%0 Journal Article
%J International Journal of Networking and Computing
%D 2019
%T Combining checkpointing and replication for reliable execution of linear workflows with fail-stop and silent errors
%A Anne Benoit
%A Aurelien Cavelan
%A Florina M. Ciorba
%A Valentin Le Fèvre
%A Yves Robert
%B International Journal of Networking and Computing
%V 9
%P 2-27
%8 2019
%G eng
%0 Journal Article
%J Parallel Computing
%D 2019
%T Comparing the Performance of Rigid, Moldable, and Grid-Shaped Applications on Failure-Prone HPC Platforms
%A Valentin Le Fèvre
%A Thomas Herault
%A Yves Robert
%A Aurelien Bouteiller
%A Atsushi Hori
%A George Bosilca
%A Jack Dongarra
%B Parallel Computing
%V 85
%P 1–12
%8 07-2019
%G eng
%R https://doi.org/10.1016/j.parco.2019.02.002
%0 Conference Proceedings
%B SC'2019, the IEEE/ACM Conference on High Performance Computing Networking, Storage and Analysis
%D 2019
%T Replication is More Efficient Than You Think
%A Anne Benoit
%A Thomas Herault
%A Valentin Le Fèvre
%A Yves Robert
%B SC'2019, the IEEE/ACM Conference on High Performance Computing Networking, Storage and Analysis
%I ACM Press
%8 11-2019
%G eng
%0 Generic
%D 2018
%T Distributed Termination Detection for HPC Task-Based Environments
%A George Bosilca
%A Aurelien Bouteiller
%A Thomas Herault
%A Valentin Le Fèvre
%A Yves Robert
%A Jack Dongarra
%X This paper revisits distributed termination detection algorithms in the context of high-performance computing applications in task systems. We first outline the need to efficiently detect termination in workflows for which the total number of tasks is data dependent and therefore not known statically but only revealed dynamically during execution. We introduce an efficient variant of the Credit Distribution Algorithm (CDA) and compare it to the original algorithm (HCDA) as well as to its two primary competitors: the Four Counters algorithm (4C) and the Efficient Delay-Optimal Distributed algorithm (EDOD). On the theoretical side, we analyze the behavior of each algorithm for some simplified task-based kernels and show the superiority of CDA in terms of the number of control messages. On the practical side, we provide a highly tuned implementation of each termination detection algorithm within PaRSEC and compare their performance for a variety of benchmarks, extracted from scientific applications that exhibit dynamic behaviors.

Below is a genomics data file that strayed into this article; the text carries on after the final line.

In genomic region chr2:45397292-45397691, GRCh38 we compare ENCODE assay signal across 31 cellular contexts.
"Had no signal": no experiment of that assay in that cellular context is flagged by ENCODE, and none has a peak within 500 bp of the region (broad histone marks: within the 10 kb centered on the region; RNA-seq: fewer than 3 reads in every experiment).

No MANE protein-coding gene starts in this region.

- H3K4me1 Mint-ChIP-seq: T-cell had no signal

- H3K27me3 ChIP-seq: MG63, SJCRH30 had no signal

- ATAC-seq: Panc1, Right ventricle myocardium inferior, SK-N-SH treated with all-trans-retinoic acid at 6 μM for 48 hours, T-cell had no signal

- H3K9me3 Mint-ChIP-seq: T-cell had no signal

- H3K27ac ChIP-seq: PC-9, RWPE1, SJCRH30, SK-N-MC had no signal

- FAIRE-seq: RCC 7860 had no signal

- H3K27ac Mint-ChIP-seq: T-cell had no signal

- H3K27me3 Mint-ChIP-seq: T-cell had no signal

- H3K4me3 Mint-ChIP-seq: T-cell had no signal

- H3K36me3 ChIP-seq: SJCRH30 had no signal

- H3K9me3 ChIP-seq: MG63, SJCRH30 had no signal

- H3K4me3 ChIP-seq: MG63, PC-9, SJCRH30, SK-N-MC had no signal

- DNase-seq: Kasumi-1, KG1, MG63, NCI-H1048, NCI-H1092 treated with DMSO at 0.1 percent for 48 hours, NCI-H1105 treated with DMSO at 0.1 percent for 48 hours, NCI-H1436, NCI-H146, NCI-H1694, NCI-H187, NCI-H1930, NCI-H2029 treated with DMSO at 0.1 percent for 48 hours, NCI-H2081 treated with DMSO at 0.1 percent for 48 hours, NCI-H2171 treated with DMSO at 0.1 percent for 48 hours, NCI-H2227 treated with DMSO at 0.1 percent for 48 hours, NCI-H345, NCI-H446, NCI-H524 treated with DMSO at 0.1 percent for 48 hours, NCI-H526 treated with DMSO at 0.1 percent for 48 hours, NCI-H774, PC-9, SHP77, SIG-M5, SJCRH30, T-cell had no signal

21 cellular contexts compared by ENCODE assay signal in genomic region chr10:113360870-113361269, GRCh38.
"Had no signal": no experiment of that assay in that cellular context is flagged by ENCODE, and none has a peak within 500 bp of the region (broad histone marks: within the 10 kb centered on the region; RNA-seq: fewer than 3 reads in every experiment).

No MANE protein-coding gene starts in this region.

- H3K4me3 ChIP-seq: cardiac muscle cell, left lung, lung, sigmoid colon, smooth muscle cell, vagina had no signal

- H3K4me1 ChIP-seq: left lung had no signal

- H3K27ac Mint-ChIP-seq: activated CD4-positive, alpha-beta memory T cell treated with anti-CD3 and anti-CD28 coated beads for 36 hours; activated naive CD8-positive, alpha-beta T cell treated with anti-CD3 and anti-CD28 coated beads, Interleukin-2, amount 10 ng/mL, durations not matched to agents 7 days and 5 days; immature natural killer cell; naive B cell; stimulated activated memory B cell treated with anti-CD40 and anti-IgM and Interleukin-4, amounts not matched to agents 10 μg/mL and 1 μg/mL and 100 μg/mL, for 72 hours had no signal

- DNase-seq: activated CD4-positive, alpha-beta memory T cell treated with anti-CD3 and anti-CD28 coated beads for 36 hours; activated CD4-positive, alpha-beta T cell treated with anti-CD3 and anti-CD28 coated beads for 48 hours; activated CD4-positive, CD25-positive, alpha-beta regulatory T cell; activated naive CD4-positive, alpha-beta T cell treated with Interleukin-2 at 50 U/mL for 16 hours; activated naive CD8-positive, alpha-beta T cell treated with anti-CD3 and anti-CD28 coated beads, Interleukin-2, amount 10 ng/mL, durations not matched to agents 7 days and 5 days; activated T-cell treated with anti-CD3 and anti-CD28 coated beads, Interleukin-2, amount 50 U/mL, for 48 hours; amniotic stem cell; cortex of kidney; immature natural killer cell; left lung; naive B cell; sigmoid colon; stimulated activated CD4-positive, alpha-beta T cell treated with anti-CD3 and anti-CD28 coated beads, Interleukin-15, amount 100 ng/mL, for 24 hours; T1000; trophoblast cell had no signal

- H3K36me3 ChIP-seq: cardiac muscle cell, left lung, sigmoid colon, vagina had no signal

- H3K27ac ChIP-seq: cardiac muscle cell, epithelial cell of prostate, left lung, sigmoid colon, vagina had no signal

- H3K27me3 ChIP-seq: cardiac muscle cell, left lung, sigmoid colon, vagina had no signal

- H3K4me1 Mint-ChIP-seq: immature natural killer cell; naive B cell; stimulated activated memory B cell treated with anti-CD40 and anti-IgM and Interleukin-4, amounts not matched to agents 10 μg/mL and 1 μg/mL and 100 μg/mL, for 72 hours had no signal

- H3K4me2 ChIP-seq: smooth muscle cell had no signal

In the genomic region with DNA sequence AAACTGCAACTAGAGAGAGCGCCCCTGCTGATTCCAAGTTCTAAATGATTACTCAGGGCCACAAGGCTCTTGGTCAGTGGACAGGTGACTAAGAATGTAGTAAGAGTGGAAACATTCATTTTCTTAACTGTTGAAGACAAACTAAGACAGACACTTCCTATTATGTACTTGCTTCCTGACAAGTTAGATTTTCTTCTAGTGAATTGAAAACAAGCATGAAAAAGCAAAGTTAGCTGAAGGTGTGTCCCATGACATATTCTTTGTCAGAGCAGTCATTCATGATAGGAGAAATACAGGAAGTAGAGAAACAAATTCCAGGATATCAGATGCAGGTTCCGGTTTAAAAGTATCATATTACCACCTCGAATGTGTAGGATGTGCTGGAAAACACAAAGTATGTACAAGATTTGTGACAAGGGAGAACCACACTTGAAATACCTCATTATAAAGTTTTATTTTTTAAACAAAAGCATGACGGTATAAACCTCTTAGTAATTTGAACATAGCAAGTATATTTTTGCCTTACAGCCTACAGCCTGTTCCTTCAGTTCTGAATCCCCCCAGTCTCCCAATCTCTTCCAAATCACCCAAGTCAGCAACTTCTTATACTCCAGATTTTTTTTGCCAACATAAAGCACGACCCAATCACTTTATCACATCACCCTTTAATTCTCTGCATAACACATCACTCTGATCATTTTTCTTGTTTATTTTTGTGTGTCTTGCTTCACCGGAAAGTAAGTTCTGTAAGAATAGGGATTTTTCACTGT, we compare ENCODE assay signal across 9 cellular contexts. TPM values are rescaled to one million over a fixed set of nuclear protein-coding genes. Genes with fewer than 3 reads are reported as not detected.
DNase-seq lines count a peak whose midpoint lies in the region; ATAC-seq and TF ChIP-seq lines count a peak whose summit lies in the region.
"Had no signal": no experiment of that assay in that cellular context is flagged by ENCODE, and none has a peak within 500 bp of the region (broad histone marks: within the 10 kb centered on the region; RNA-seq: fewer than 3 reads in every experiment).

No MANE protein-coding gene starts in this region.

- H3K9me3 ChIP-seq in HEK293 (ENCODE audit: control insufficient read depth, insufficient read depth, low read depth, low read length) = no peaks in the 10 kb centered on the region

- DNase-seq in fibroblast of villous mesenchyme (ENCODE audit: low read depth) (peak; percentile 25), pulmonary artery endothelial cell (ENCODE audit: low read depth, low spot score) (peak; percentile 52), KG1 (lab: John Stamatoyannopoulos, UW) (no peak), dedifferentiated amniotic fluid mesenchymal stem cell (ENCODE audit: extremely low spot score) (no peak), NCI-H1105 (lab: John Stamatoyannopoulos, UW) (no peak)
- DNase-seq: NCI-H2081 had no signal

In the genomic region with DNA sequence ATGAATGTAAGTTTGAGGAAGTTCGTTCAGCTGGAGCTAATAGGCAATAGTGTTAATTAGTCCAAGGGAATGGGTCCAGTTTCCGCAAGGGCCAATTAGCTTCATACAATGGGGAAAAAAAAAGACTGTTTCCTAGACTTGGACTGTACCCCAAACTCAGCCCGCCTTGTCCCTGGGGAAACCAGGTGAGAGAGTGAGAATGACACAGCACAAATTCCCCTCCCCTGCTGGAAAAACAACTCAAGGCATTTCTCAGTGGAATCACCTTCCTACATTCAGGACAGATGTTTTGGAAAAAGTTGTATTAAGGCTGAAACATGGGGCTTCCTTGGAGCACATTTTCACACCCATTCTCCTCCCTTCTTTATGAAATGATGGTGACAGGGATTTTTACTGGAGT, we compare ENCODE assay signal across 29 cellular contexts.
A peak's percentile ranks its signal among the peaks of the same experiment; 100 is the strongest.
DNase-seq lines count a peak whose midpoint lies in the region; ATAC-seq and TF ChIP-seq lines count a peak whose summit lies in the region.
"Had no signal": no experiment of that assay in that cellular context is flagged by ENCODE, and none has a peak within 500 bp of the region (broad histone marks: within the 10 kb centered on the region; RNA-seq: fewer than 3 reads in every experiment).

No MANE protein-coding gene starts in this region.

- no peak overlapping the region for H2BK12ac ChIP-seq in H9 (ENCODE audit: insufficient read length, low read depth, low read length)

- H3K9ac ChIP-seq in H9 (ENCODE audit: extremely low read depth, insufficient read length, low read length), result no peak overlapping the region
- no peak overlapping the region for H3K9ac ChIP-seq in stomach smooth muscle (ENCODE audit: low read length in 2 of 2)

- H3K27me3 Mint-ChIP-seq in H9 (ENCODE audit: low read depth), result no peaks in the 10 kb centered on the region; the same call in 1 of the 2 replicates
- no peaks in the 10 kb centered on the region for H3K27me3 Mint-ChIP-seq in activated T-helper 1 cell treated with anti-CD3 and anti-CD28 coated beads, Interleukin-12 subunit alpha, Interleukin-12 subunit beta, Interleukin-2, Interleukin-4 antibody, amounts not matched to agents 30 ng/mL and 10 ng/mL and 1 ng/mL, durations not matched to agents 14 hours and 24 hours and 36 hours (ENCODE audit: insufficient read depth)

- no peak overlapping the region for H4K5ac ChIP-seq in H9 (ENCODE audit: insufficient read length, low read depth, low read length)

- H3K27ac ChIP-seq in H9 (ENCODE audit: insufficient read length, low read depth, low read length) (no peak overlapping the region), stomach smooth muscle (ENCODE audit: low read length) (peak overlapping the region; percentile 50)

%B Innovative Computing Laboratory Technical Report
%I University of Tennessee
%8 06-2018
%G eng
%0 Conference Paper
%B 11th Workshop on Resiliency in High Performance Computing in Clusters, Clouds, and Grids
%D 2018
%T Do moldable applications perform better on failure-prone HPC platforms?
%A Valentin Le Fèvre
%A George Bosilca
%A Aurelien Bouteiller
%A Thomas Herault
%A Atsushi Hori
%A Yves Robert
%A Jack Dongarra
%X This paper compares the performance of different approaches to tolerate failures using checkpoint/restart when executed on large-scale failure-prone platforms. We study (i) Rigid applications, which use a constant number of processors throughout execution; (ii) Moldable applications, which can use a different number of processors after each restart following a fail-stop error; and (iii) GridShaped applications, which are moldable applications restricted to use rectangular processor grids (such as many dense linear algebra kernels). For each application type, we compute the optimal number of failures to tolerate before relinquishing the current allocation and waiting until a new resource can be allocated, and we determine the optimal yield that can be achieved. We instantiate our performance model with a realistic applicative scenario and make it publicly available for further usage.